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Navigating management and pedagogical complexities in bilingual education : an Estonian case study

Mehisto, P; (2011) Navigating management and pedagogical complexities in bilingual education : an Estonian case study. Institute of Education, University of London Green open access

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This thesis on management and pedagogy in bilingual education details the development of Estonia's early and late Estonian-language immersion programmes in a context where a need for increased social cohesion underpinned programming, political will was mobilised and leadership was distributed among stakeholders, Genesee (2003: 17) considers the Estonian early immersion programme as one of the most carefully planned of its kind. The research study documents management and pedagogical practices, including the ideational forces and concrete mechanisms that have contributed to the development of sustainable programming. Beardsmore (2007) calls for additional studies that simultaneously investigate pedagogy and management in bilingual education. The study incorporates action research, as the researcher investigated the development of a programme he had helped to co-manage and acted as an informant for the study. The personal account is grounded in an analysis of programme planning and reporting documents and of data from interviews with government decision-makers, and in a case study of four schools offering late immersion. Students, parents, deputy headteachers and headteachers were surveyed. Fifty-one lessons were observed. This case study of language immersion, with its successes and setbacks, is also grounded in a literature review that explores the concepts of bilingualism, bilingual education, stakeholding, distributed leadership, professional learning communities and pseudo-communities. The review also examines the economic and cognitive benefits of bilingualism. The study is further informed by moderate social constructivism, and complexity theory. Bilingual education is thus situated in a larger ecology of structural interdependencies. It is argued that know ledge about these concepts, and their interdependencies can potentially be used to build contexts favourable for bilingual education. A large number of assumptions, beliefs and pedagogical practices, as well as forces, mechanisms and counterweights were found to influence immersion programme development. Individual teacher assumptions, beliefs and practices tended to fall on a continuum between fostering or it is argued undermining student learning. All three were identified as having considerable impact on learning environments. In particular, the study revealed challenges faced by teachers in integrating content and language. Planning mechanisms such as results-based management frameworks were crucial in programme development. However, these mechanisms were in and of themselves inert, being powered by forces such as stakeholder inclusion, a belief in immersion, and stakeholder learning. Whilst an Immersion Centre that led and coordinated programming was a central component in programme development, this mechanism was fuelled by the moral authority of its staff, their sense of mission, and dialogue for partnership. Maintaining balance through counterweights such as accountability for process with accountability for results also contributed to programme success. The thesis proposes a redefinition of the terms CLIL (content and language integrated learning) and bilingual education. The thesis also argues that stakeholders such as educators and managers need to develop complexity competence which includes a high degree of competence in a wide range of fields and heightened meta-cognitive, meta-affective and meta-social skills. Two frameworks are offered for identifying and navigating key elements of the complexities of bilingual education - one is primarily pedagogically focused (A Continuum for Bilingual Education) and the other is primarily management focused (A Reciprocal Co-evolutionary Paradigm for the Development of Bilingual Education).</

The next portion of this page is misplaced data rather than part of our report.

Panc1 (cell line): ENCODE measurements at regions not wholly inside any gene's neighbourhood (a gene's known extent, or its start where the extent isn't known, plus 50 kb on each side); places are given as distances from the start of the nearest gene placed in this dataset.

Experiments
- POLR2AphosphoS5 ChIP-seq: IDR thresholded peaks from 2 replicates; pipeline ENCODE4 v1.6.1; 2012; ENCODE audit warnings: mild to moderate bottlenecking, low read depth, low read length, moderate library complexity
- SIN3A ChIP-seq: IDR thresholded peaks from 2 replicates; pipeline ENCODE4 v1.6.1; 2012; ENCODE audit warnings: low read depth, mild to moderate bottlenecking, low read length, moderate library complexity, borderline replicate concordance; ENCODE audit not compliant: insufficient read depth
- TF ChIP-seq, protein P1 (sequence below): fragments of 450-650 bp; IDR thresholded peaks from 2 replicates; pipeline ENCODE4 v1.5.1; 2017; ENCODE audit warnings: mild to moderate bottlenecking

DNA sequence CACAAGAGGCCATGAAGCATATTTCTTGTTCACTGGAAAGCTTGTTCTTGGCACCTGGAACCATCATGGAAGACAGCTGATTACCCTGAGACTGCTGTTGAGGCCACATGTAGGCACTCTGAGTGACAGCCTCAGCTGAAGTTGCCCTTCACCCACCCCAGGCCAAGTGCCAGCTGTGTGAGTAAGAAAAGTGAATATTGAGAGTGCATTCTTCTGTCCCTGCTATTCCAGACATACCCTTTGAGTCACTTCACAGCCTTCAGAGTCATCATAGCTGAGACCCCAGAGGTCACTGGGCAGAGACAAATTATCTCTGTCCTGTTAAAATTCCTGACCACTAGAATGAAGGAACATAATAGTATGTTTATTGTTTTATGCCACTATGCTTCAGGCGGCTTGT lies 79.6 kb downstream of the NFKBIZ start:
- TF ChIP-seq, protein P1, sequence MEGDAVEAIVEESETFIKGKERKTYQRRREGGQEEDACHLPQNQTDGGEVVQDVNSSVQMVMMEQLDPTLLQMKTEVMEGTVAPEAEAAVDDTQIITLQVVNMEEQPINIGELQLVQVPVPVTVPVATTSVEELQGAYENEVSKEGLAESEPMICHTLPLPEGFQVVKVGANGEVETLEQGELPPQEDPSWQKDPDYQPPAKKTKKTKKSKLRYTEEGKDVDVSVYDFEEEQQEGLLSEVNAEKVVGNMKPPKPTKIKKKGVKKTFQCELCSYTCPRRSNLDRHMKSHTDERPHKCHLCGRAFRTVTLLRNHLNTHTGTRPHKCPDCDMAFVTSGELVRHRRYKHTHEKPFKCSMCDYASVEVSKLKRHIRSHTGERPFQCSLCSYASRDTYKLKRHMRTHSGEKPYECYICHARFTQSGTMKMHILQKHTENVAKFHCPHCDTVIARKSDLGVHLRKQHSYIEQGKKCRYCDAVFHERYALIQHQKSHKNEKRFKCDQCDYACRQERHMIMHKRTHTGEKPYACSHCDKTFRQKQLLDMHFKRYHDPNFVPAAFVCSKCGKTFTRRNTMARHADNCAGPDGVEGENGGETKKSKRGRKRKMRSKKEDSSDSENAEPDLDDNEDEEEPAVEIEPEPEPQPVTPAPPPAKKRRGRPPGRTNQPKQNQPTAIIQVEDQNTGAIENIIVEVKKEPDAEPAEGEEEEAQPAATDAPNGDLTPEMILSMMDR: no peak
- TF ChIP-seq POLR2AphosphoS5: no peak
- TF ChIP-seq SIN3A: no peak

Type: Other
Title: Navigating management and pedagogical complexities in bilingual education : an Estonian case study
Open access status: An open access version is available from UCL Discovery
Additional information: Some content has been redacted due to third party rights or other legal issues and is labelled as such in the document
UCL classification: UCL
UCL > Provost and Vice Provost Offices > School of Education
UCL > Provost and Vice Provost Offices > School of Education > UCL Institute of Education
UCL > Provost and Vice Provost Offices > School of Education > UCL Institute of Education > IOE - Culture, Communication and Media
URI: https://discovery.ucl.ac.uk/id/eprint/1507367
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